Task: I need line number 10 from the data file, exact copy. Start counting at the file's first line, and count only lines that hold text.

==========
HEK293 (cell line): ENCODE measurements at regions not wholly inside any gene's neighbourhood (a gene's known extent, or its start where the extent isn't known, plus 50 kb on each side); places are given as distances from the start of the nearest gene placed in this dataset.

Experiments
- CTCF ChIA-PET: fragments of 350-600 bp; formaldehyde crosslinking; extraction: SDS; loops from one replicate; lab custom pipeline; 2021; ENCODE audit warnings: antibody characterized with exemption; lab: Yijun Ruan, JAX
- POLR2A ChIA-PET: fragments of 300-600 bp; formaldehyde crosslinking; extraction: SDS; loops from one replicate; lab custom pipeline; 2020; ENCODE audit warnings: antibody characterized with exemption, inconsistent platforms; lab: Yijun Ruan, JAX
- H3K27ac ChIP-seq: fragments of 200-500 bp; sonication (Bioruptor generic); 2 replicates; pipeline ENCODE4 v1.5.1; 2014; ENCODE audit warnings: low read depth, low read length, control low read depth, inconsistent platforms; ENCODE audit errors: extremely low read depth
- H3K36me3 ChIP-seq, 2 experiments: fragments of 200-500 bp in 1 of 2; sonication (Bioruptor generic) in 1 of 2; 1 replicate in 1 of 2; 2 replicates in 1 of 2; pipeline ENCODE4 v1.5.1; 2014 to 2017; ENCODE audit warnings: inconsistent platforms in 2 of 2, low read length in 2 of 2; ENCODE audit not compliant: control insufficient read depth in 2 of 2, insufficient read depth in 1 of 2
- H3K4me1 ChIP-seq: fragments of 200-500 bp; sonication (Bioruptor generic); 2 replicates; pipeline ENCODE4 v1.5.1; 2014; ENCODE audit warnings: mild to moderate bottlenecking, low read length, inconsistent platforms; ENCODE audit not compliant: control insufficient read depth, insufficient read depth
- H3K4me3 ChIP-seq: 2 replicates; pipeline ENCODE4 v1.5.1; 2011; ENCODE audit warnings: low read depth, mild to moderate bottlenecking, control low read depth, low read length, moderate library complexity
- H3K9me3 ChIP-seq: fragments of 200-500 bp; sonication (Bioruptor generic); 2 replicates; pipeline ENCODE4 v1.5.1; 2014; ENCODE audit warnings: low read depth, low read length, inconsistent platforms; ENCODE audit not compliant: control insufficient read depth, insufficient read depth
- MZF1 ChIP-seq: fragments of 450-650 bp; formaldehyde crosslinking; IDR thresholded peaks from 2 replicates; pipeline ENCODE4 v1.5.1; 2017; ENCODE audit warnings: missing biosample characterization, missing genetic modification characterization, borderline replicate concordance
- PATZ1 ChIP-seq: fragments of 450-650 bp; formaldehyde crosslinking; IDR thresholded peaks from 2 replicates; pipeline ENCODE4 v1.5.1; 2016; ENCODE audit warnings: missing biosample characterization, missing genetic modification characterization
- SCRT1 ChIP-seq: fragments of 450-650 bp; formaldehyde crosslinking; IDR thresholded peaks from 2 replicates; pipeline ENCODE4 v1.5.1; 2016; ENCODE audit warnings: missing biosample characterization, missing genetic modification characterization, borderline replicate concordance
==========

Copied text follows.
- MZF1 ChIP-seq: fragments of 450-650 bp; formaldehyde crosslinking; IDR thresholded peaks from 2 replicates; pipeline ENCODE4 v1.5.1; 2017; ENCODE audit warnings: missing biosample characterization, missing genetic modification characterization, borderline replicate concordance